THE road to the international climate talks in Lima, Peru next month seems paved with ambition and good intentions from some parties, but the ‘proof of the pudding’, as we say in Jamaica, ‘will be in the eating’.
And what a ‘feast’ it should be since the intent is to have work advanced there provide the essential elements for a new international agreement on climate change to be signed in Paris, France next year — an agreement that has been several years in the making.
Among other things, Jamaica, as other small island developing states (SIDS), is looking to have the stage set for the signing of a legally binding instrument that commits the global community to significant greenhouse gas (GHG) emission reduction commitments.
But it will be no easy feat.
To begin with, there are issues around precisely what form the agreement should take, as noted by Clifford Mahlung, capacity building coordinator for the Alliance of Small Island States and former lead negotiator for Jamaica.
Among the options on the table are “a protocol, another legal instrument or an agreed outcome with legal force under the Convention applicable to all Parties”.
Precisely what form the agreement should take aside, there is also the challenge of the anticipated wrangling over what levels of commitment should come from different countries, given their particular development circumstances.
In play, too, are national political scenarios, especially in developed and fast developing countries.
The US, for example, has reportedly indicated they have five-year political terms, making it difficult for them to commit to anything that runs for longer than five-year intervals.
On the face of it, this argument appears reasonable since the perspective of political administrations change, influenced by their local constituents and changing geo-political as well as economic circumstances.
And this is not unique to the US.
Meanwhile, SIDS, including Jamaica and the Caribbean, are keen to have their ‘special circumstances’ taken into consideration.
One element of those special circumstances is “their combined level of GHG emissions [which] are a small fraction of the global total”, according to Mahlung, who has written a position paper shared at today’s national consultations on climate change, ahead of the Lima talks.
“Even more profound is the size of their landmasses that significantly restrict their adaptive capacity and eliminate options that are available to other countries, such as ‘retreating from the coastline’,” he added.
SIDS, Mahlung noted in the paper, are also interested in having, among other things:
- Adaptation recognised and given prominence, with funding to be provided awarded 50-50 between adaptation and mitigation — unlike in the past where the majority of funds have gone to mitigation;
- The avoidance of onerous reporting burdens and conditionalities for accessing finance; and
- A definition for the “rules, modalities and procedures” for the Loss and Damage Mechanism adopted in Warsaw last year “so that it operates in the best interest of the most vulnerable, including Jamaica and other SIDS”.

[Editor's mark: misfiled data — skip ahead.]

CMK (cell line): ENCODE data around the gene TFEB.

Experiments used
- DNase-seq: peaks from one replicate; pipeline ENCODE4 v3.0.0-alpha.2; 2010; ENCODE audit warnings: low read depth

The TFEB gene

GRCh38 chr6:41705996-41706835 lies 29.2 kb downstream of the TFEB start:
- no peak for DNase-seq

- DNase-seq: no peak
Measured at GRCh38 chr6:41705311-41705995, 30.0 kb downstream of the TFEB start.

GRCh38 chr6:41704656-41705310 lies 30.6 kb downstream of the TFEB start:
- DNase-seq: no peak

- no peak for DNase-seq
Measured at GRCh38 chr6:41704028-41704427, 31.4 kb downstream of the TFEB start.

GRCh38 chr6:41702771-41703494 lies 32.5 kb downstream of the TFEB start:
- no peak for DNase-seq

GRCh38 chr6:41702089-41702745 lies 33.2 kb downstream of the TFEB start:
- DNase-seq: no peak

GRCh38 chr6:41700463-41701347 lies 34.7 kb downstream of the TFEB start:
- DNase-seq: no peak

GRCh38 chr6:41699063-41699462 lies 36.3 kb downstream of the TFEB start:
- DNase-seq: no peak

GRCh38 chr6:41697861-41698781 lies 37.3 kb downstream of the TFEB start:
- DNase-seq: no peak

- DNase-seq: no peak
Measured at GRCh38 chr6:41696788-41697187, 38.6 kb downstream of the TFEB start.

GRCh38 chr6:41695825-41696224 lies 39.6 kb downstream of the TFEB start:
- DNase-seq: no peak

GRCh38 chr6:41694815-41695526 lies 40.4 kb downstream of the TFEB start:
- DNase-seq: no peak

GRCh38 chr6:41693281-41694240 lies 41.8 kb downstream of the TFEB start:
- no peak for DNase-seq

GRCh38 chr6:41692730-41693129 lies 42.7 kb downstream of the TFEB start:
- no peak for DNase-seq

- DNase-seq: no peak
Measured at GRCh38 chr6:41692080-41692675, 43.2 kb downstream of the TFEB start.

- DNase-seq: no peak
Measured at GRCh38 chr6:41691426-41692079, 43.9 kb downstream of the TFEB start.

However, as with everything else SIDS are trying to achieve, there are impediments to realising these goals. They and other developing countries have, for example, consistently failed to have financing mobilised — beyond a few developed country parties, including Germany, Japan and Spain, for adaptation.
On Loss and Damage, there have been concerns around whether funding made available for same should be distinct from adaptation.
Still, Jamaica and Caricom as a whole, appear optimistic over their prospects.
“I think there are some encouraging signs. The European Union convened for this year alone two informal ministerial meetings — the first one was in Brussels and the second one was just on the eve of the Climate Summit in New York — to try to arrive at a consensus on the key issues going into COP 20 (Lima Talks),” said Senator James Fletcher, head of the Caricom Taskforce on Sustainable Development.
“I don’t think there is overall stubbornness on the part of the developed countries. I think there is an understanding that there are very serious challenges, particularly facing small-island developing states, but it is for us to get that understanding, that empathy to translate into action. I think that is where the challenge is and we just have to continue to make our voices heard and make them heard in the strongest possible way,” added Fletcher, who is also St Lucia’s minister of sustainable development, energy, science, and technology.
Jamaica’s own Albert Daley, who heads the Climate Change Division is himself optimistic, given the current science, which shows developed and developing countries impacted by climate change.
“It is probably easier now for them to agree on targets and issues to do with climate change [because of the science]. When you talk to the US, for example, they are committed to keeping temperatures below two degrees. If we keep going the way we are going, it will be three degrees. It, therefore, means that countries will have to shift significantly in the way they commit to shifts in (GHG emission) targets,” he said.